posted by hoyland at 6:20 AM on May 4, 2014

I haven't watched Verbotene Liebe for years either, but Christian had affairs with women long after he came out, which would suggest he's bisexual. As a boxer/trainer, he's also very traditionally masculine in presentation.

Elsewhere in German soaps, there's Deniz Öztürk on Alles was zählt. Deniz has one of the most realistic coming out arcs I've seen on a tv show: he finds himself attracted to a man, decides he's gay, finds himself attracted to a woman, decides he's straight, cheats on both of them with each other (because he's young and stupid), and ends up alone. Then he spends a couple of years dating women before finally getting back together with his first boyfriend. I don't know what the show ended up identifying him as, but I would call him bisexual.
posted by Georgina at 7:15 AM on May 4, 2014

Response by poster: One thing that seems very notable (and that I should probably not find surprising) is that the written word is a far more openminded format.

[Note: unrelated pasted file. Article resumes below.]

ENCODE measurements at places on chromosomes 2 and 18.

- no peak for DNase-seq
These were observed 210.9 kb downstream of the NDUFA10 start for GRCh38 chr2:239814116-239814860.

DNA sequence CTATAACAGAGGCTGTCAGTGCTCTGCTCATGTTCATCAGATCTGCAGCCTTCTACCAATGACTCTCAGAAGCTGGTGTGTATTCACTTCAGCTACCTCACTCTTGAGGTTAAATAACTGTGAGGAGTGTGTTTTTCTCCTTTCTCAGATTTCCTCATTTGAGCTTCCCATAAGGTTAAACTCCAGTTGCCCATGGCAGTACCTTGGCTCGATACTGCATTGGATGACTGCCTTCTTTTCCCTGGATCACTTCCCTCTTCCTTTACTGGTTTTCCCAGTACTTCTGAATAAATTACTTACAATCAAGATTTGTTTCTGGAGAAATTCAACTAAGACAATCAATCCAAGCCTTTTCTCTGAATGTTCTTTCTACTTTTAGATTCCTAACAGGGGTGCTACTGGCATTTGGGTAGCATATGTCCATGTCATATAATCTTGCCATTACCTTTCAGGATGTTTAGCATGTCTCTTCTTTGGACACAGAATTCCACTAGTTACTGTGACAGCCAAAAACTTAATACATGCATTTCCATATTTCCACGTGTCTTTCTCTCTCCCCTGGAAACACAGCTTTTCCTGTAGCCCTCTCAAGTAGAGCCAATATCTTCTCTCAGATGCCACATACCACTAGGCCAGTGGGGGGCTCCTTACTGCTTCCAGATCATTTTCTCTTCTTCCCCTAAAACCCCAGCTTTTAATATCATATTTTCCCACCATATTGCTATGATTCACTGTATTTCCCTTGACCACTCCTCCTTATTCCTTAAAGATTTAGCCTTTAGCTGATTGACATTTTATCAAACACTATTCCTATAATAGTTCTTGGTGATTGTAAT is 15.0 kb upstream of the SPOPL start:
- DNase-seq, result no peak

Thanks everybody. Lots to work with here.
posted by MeanwhileBackAtTheRanch at 10:30 AM on May 4, 2014 [1 favorite]

Cary Grant was bi. He also played the bisexual Cole Porter in Night and Day, though since it was 1946 the sexuality bits are only there if you know what to look for. The later film De-Lovely with Kevin Kline as Porter would also qualify, I think.

I guess his masculinity is perhaps debatable, but the early Anne Rice vampire novels (Interview with the Vampire, The Vampire Lestat and Queen of the Damned) definitely feature bi action anti-hero Lestat. I wouldn't bother with anything after that.
posted by Athanassiel at 6:33 PM on May 4, 2014 [2 favorites]